“With multicomponent solutions, refractometry provides more of a fingerprint for quality control and final product checks,” says Alex White, product specialist at OptoTec (Ashland, VA). “But the technique is limited in what it can tell you about multicomponent solutions.”
Modularity to the rescue
Although refractometry is a mature technique, instrument developers continue to expand the method’s horizons in terms of utility and applications. Users obtain a lot more information by employing refractometry modularly in combination with add-on analyzers such as densitometers, polarimeters, turbidometers, colorimeters, viscometers, and titrators for pH and other determinations. “Modularity allows users to take multiparameter measurements on small sample volumes at high throughput,” White says. By connecting multiple instruments, users can quantify seven or more parameters and thus significantly upgrade the value of the analytical “fingerprint” for foods, pharmaceuticals, beverages, and other products. Automation— for example, plate handling and dispensing within the 96-well microplate format—further enhances throughput and walkaway time.
White calls systems that employ modularity “future proof.” The only restrictions are sample size and laboratory budgets.
RI as a detector
Another example of expanding refractometry horizons is the application of differential refractometry as a detection mode in ultrahigh-performance liquid chromatography (UHPLC).
UHPLC promises much faster analysis time, but that advantage comes at the cost of short column life and an intolerance for “dead volumes” outside the column. Dead volumes cause peaks to broaden, which flies against the whole point of UHPLC.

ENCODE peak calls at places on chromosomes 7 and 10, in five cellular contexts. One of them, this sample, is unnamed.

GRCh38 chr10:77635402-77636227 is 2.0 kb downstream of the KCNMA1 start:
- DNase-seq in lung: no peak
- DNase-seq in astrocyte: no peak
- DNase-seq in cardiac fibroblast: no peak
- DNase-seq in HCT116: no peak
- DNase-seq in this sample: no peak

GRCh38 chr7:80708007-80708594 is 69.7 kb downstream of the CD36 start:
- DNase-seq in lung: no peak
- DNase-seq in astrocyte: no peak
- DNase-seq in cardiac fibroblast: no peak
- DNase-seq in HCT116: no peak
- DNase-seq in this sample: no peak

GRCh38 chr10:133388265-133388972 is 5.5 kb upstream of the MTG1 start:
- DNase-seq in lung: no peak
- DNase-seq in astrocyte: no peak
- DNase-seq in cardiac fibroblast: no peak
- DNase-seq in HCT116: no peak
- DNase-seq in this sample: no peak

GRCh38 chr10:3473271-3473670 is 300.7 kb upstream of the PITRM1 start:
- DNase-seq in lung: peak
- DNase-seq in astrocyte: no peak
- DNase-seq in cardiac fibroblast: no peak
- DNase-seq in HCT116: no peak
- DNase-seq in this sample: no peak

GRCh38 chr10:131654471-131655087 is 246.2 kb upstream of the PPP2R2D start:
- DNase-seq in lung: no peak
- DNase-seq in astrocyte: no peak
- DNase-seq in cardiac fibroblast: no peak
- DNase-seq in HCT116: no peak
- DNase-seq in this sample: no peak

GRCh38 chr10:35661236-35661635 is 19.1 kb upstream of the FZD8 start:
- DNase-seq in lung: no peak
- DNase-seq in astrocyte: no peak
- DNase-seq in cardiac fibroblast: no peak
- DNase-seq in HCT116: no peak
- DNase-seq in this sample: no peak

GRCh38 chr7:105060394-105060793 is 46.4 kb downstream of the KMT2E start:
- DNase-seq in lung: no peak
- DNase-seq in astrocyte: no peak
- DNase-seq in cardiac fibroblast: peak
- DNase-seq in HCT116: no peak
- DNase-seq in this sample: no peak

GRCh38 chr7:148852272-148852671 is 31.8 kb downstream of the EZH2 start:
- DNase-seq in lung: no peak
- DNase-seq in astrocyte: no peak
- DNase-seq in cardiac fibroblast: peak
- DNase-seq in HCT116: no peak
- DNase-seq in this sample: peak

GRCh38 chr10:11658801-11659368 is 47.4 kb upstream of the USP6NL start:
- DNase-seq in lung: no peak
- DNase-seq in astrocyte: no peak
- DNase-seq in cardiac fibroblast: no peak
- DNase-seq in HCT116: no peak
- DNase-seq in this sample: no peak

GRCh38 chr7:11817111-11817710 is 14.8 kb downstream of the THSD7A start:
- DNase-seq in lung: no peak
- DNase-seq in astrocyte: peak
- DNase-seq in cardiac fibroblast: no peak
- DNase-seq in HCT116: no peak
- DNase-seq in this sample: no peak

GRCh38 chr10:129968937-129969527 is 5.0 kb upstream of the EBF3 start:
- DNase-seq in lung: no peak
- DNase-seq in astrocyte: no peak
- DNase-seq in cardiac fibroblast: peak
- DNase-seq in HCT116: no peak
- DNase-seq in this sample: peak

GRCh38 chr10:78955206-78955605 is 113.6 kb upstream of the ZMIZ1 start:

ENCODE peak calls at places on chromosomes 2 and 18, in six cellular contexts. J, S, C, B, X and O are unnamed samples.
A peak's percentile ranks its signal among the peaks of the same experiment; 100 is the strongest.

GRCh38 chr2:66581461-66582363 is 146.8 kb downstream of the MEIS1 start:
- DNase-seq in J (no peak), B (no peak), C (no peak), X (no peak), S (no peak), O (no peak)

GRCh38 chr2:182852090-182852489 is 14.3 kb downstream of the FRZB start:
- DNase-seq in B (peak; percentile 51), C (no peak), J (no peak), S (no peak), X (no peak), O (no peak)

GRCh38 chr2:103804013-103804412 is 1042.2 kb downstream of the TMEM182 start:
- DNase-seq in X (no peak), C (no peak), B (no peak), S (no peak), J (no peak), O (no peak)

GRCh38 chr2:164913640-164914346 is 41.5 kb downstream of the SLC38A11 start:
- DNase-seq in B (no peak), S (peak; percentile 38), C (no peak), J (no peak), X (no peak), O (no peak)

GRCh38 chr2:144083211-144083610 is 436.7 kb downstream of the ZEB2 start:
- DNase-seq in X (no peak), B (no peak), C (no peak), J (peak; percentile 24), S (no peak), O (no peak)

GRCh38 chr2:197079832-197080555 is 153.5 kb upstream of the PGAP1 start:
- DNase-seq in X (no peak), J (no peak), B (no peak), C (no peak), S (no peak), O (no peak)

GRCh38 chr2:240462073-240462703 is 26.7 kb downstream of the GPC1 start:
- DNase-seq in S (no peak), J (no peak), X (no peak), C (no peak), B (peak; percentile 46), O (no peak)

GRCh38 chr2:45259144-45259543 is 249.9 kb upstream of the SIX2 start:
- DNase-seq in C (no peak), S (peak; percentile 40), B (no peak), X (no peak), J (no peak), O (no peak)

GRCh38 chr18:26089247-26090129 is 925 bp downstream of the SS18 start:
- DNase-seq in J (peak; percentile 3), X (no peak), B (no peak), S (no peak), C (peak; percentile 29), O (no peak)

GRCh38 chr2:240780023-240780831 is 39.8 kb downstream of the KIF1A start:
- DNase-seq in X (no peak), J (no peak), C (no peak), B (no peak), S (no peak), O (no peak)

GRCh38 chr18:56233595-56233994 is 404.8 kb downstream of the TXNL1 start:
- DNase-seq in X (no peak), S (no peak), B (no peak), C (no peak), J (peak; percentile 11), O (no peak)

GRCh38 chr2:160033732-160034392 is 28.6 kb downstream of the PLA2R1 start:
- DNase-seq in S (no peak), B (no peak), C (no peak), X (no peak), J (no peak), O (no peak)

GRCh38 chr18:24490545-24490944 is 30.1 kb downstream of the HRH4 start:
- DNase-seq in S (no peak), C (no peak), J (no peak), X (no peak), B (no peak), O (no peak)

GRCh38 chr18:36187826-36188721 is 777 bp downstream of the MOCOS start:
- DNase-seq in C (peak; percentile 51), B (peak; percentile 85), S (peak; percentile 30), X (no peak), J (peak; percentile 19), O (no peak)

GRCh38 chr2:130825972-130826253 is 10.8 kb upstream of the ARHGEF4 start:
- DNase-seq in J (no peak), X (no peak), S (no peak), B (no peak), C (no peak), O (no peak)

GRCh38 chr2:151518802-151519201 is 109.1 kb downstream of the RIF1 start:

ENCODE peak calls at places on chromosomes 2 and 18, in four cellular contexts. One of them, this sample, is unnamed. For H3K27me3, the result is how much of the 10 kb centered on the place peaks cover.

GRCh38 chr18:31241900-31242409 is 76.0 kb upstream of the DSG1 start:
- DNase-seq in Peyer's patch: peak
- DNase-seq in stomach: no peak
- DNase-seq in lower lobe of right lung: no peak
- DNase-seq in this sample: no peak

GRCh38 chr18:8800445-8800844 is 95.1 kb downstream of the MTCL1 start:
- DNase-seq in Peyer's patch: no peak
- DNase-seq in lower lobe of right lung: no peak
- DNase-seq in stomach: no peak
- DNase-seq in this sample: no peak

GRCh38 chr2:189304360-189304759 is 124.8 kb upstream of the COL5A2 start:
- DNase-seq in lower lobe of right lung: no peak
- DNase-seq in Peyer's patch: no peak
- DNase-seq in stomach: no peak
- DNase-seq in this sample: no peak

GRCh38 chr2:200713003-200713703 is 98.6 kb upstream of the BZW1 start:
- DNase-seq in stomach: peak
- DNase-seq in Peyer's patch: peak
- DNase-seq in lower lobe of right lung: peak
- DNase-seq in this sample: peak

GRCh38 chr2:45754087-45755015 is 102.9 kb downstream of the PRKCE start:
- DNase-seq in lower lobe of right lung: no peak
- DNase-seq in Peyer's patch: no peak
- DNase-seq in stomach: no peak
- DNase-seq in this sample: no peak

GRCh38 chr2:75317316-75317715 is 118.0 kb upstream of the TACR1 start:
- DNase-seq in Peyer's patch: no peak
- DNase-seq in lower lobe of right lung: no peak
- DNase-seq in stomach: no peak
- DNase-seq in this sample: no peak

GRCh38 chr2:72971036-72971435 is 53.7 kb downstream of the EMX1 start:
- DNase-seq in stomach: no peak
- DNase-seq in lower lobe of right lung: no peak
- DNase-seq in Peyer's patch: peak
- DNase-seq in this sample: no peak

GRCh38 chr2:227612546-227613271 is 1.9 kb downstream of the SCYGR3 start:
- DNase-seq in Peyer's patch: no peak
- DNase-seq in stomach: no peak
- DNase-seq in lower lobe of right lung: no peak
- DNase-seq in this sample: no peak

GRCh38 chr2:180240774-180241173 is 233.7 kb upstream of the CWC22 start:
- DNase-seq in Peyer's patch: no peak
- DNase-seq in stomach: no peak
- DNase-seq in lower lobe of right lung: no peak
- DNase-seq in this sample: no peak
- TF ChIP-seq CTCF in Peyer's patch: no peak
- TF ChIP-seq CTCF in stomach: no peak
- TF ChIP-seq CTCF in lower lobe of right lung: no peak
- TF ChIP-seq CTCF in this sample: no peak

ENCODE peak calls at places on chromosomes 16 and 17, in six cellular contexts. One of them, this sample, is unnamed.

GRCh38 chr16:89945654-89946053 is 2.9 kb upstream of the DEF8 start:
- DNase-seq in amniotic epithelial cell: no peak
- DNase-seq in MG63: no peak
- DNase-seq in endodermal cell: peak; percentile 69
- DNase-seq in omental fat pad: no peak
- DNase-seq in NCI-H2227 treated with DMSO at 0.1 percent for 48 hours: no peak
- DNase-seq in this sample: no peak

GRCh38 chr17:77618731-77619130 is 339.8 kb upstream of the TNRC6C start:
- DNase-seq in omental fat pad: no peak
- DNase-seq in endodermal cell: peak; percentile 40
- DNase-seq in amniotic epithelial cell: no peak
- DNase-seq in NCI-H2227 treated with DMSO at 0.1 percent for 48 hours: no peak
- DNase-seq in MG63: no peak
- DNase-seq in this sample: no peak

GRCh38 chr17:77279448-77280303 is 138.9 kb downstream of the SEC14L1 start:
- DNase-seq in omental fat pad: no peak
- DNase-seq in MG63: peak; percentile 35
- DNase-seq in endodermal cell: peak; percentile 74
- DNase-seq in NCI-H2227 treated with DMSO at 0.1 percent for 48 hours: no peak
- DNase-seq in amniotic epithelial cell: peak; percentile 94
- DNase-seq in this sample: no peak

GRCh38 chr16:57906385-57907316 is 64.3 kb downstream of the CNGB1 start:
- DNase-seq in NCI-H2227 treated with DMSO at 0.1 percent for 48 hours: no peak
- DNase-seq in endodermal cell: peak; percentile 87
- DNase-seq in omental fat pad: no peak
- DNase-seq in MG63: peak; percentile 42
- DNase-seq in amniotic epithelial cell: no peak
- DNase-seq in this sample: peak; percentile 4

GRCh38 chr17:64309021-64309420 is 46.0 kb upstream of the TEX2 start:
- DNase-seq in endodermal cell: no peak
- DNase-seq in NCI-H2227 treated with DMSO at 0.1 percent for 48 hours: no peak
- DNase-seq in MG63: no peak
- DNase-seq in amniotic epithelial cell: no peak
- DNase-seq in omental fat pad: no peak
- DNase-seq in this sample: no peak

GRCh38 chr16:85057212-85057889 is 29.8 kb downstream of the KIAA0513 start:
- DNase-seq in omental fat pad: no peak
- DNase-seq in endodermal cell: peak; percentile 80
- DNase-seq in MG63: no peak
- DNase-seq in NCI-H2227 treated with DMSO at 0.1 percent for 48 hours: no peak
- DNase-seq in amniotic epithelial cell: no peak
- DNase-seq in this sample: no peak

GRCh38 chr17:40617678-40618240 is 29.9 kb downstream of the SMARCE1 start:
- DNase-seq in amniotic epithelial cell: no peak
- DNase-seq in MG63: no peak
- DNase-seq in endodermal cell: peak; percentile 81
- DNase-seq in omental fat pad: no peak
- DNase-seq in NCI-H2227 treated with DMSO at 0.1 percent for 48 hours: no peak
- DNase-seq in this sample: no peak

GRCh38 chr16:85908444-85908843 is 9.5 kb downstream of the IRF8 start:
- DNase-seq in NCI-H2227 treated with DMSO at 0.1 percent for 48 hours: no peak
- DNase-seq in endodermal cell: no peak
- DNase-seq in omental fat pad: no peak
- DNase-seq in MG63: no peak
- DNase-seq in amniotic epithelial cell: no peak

“Traditional refractometer detectors broaden peaks by twenty microliters or more,” says Michael Larkin, PhD, director of advanced projects at Wyatt Technology (Santa Barbara, CA). “That was acceptable when peaks were a hundred microliters wide or more, but with UHPLC’s twenty-microliter-wide peaks, with a conventional diffractometer you’ve just lost all your resolution.”
Wyatt’s release of a UHPLC-capable differential refractometer (DRI) with a three-microliter mixing volume has added refractometry to the ultrasensitive detection arsenal of modern chromatographers. “Before, UHPLC was practical only if your analytes possessed an ultraviolet chromophore,” Larkin says. “Now anything exhibiting a refractive index will do.”
Waters also sells a DRI suitable for UHPLC.
While UV is more sensitive than DRI, UV traces are not very useful unless the analyst knows the UV extinction coefficient, which is impossible for unknowns. Due to the unique way proteins and long peptides refract, the DRI response is almost completely independent of protein structure, while providing useful concentration data.
It comes down to a value known as dn/dc, a measure of protein refractive index as a function of concentration. “Amino acids have unique dn/dc values, but in proteins they fortuitously average, so every protein has about the same dn/dc value, plus or minus a few percent,” Larkin explains.
Customers value refractometry for its simplicity, says White. There are no moving parts, and instrumentation from all reputable vendors tends to be accurate and robust.
Differentiating characteristics include add-ons such as presses for solid samples and flow cells. Temperature control is essential, White says, because it influences the RI measurement. “Potential buyers should also put a premium on accuracy, stability, and traceability, whether they plan to use the instrument in stand-alone or modular mode.” Systems should have the capability of providing electronic signatures and a full audit trail as well as documenting who took measurements on what samples and any adjustments to the instrument configuration.
For additional resources on refractometers, including useful articles and a list of manufacturers, visit www.labmanager.com/refractometers
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